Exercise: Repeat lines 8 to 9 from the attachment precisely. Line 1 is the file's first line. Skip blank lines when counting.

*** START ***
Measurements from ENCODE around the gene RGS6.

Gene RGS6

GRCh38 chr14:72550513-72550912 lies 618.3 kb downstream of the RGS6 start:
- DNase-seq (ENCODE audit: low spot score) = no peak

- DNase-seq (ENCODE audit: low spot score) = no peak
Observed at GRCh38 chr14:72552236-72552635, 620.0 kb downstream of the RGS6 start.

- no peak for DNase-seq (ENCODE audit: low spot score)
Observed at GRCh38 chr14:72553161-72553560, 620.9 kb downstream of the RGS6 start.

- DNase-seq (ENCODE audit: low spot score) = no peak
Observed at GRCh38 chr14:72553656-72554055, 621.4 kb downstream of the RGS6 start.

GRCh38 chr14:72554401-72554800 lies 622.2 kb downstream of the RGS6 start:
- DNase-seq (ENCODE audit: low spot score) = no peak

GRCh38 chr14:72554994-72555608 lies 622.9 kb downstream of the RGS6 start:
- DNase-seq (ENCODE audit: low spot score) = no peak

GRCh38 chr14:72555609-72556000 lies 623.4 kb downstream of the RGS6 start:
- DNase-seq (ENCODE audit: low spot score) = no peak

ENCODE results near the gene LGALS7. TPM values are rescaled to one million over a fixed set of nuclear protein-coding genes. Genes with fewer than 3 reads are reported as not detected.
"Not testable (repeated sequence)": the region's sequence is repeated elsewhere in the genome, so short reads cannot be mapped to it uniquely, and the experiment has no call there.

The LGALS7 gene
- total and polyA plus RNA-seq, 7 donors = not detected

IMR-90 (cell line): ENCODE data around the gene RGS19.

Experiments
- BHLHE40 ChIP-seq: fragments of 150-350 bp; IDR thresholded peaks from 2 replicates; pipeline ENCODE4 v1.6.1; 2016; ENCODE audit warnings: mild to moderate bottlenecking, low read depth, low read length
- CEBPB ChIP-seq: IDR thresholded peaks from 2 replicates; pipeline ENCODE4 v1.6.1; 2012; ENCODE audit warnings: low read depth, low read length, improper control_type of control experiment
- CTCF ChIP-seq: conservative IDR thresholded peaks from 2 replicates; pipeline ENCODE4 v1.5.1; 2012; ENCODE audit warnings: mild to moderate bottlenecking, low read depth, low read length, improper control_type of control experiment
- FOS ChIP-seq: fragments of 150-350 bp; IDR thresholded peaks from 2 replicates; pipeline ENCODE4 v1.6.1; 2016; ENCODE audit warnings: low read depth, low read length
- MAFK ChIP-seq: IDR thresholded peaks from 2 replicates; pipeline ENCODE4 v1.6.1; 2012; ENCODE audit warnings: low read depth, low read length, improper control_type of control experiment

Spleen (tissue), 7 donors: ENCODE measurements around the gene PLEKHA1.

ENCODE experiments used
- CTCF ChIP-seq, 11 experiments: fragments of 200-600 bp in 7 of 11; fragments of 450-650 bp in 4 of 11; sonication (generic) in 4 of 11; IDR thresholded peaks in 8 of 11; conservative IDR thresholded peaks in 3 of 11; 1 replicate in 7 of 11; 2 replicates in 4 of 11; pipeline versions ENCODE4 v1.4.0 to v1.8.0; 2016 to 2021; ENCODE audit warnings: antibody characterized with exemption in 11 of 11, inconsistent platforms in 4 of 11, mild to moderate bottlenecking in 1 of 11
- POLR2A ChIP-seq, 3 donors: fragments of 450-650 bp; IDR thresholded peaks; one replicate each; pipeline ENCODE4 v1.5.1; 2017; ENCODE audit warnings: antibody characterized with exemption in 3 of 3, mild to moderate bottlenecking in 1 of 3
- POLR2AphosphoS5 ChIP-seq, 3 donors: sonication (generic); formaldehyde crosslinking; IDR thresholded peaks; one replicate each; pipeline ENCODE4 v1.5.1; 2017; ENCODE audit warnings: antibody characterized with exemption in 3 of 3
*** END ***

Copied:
Observed at GRCh38 chr14:72553161-72553560, 620.9 kb downstream of the RGS6 start.

- DNase-seq (ENCODE audit: low spot score) = no peak